On July 18, 1976, fourteen-year-old Nadia Comăneci represented Romania in the gymnastics team event. Spectators watched in riveted silence as she confidently completed a mesmerizingly ambitious and astonishingly flawless routine on the uneven bars . . . until the instant her feet planted an unfaltering dismount, which generated an avalanche of applause. But the jubilation dissipated suddenly when her result appeared on the digital display: Comăneci’s brilliant performance had scored only 1.0.

In gymnastics, a panel of judges rates each performance according to its difficulty, creativity, and the technical proficiency of its execution. The highest and lowest figures are discarded and the final score represents an average of the remaining numbers. The highest number a judge can give is a perfect 10, and every judge would need to give a 10 in order for the cumulative score to be 10.

one point oBecause this is so unlikely, the electronic score board only allowed space for a single digit on the left side of the decimal point: the maximum number it could show was 9.9, which means it displayed Comăneci’s score as 1.0 instead of the perfect 10 the judges had awarded for the first time in Olympic history. An apologetic voice over the public address system explained the error and the crowd roared to ovation.

Little Nadia was—gymnastically speaking—the world’s first perfect woman.

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No PermissionIn my last post, I outlined some foundational biblical/theological teaching on the decree of God. We looked at passages of Scripture that speak of God’s decree as eternal, unconditional, unchangeable, and exhaustive. As a result, we concluded that God is properly said to be the ultimate cause of all things.

Immediately, this raises the question: How can God be the cause of actions and events that are evil and sinful—things which God Himself prescribes against—and yet not be rightly charged with unrighteousness? Some people answer this question by appealing to the notion of divine “permission.” In other words, though God is ultimately in control, He doesn’t ordain evil; He merely allows it. I don’t find this kind of explanation convincing for two reasons.

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September 10, 2015

Review: War Room

by Jesse Johnson

Christian movies can’t win. If they are overt about the gospel—such as Courageous or Fireproof—then they are criticized that they are too in-your-face. If they are more subtle—Chronicles of Narnia, for example—then they are criticized for not being Christian enough, whatever that is supposed to mean.

There are two new Christian movies that fill opposite ends of this dichotomy: War Room (in theaters now) and Captive (releasing next week). I saw them both back-to-back and was struck at how they each intentionally aim for different ends of that dichotomy. I’ll review War Room today, and Captive next week.   Continue Reading…

Prior to ascending back to heaven, Christ commanded his church to take up the mission of making disciples (Matt. 28:18-20). Consequently, churches have the responsibility and privilege to obey this command through preaching the gospel, both in the public/corporate gathering and in various smaller settings. Our goal is to be faithful to the word of God with the hope and prayer that individuals would be saved and learn to make disciples themselves.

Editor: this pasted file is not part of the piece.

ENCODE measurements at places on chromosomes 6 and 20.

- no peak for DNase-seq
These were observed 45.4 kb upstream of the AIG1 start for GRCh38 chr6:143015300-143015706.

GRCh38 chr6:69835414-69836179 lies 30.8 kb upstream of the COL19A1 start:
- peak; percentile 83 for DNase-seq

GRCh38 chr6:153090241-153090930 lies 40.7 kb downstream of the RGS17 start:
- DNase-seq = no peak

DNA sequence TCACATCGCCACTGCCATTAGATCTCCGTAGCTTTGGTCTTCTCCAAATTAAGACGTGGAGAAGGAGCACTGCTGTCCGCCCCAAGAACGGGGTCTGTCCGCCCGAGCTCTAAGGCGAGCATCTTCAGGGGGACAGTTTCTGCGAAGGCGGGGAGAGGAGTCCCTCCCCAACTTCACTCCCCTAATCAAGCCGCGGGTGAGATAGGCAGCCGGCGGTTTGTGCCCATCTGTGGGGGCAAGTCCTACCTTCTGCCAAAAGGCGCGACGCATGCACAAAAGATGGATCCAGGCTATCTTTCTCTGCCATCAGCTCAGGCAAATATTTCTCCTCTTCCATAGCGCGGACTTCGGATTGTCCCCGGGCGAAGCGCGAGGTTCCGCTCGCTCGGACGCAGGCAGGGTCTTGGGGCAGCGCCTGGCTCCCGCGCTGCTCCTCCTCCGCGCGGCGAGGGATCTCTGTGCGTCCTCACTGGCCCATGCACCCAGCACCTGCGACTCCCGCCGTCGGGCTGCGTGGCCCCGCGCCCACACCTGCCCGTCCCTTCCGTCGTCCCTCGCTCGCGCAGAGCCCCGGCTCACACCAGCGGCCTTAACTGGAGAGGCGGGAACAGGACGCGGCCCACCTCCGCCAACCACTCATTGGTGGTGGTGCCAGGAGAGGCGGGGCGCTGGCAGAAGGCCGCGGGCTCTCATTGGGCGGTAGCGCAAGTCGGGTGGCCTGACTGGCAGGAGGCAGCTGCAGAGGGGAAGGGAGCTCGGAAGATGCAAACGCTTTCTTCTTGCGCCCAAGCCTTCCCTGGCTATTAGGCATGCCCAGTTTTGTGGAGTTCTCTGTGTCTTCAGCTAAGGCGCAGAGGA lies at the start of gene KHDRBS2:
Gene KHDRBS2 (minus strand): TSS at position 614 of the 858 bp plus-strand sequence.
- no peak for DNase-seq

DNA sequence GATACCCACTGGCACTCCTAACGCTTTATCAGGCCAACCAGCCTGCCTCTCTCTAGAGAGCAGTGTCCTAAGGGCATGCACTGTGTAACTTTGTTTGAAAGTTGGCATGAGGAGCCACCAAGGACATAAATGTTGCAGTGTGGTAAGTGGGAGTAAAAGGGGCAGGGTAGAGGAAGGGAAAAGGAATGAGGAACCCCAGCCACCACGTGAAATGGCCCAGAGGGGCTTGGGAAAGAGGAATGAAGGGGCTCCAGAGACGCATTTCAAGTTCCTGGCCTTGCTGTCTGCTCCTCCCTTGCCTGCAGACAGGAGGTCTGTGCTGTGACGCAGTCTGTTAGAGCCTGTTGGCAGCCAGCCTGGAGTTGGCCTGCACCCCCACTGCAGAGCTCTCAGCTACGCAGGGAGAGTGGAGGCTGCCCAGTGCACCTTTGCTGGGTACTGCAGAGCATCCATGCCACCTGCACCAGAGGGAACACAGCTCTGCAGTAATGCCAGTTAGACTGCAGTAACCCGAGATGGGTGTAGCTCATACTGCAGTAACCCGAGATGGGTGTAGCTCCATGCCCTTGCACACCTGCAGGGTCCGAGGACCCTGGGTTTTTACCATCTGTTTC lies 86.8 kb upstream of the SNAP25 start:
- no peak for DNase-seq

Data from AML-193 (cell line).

Visitor and assimilation ministries in the local church can be one helpful means of making disciples. Often times these ministries serve as a bridge to move people from a visitor to plugging into the local church so as to come to faith in Christ and get the shepherding God desires.

As a younger church, planted about seven years ago, we are often thinking through various ways to do visitor and assimilation ministry. Several months ago, as we made some adjustments, we also did a statistical study to observe what was happening in this disciple-making process. Our assistant and counseling pastor, Matt Mumma, did a wonderful job overseeing the individuals and details of the study, while also compiling and calculating the data. I am simply reporting his hard work.

The study, and visitor and assimilation ministries, are not an end-all absolute in the disciple-making process, but one way of application. Here are some of the details of our study:

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Recent events suggest that our society is growing increasingly hostile to genuine Christianity. Consequently, more intense forms of persecution may be on the horizon for the American church. In the face of that reality, believers can be encouraged by reflecting on the faithfulness exhibited by previous generations of Christians, and by resting in the promises of God. Hence the re-posting of today’s article…

Fox’s Book of Martyrs is a must read for every Christian. Written by John Fox over 350 years ago, it catalogs the lives of hundreds of believers who, throughout church history, were willing to give their lives for the cause of Christ. When it comes to contagious courage, I can think of no greater testimony than reading about those who embraced their Lord to the point of embracing death.

One such account concerns the lives of Jerome Russell and Alexander Kennedy, two English Protestants who took a daring stand for what they believed. Because of their biblically-sound doctrine, the pair was arrested and imprisoned. Kennedy was only eighteen years old. After some time, the two men were brought before religious officials for questioning. Russell, being older, gave an articulate defense, usI ing the Scriptures to support his belief in salvation through faith alone. Yet, in spite of the evidence, the men’s accusers prevailed and Russell and Kennedy were deemed heretics.

In keeping with the jurisprudence of the times, they were condemned to death—their sentence to be carried out the following day. Early the next morning, Russell and Kennedy were led from their prison cells to the place of execution. They could have denied their Lord, right then and there, and been spared. But when Kennedy, being but a young man, began to display signs of fear, Russell quickly encouraged him to stand firm: Continue Reading…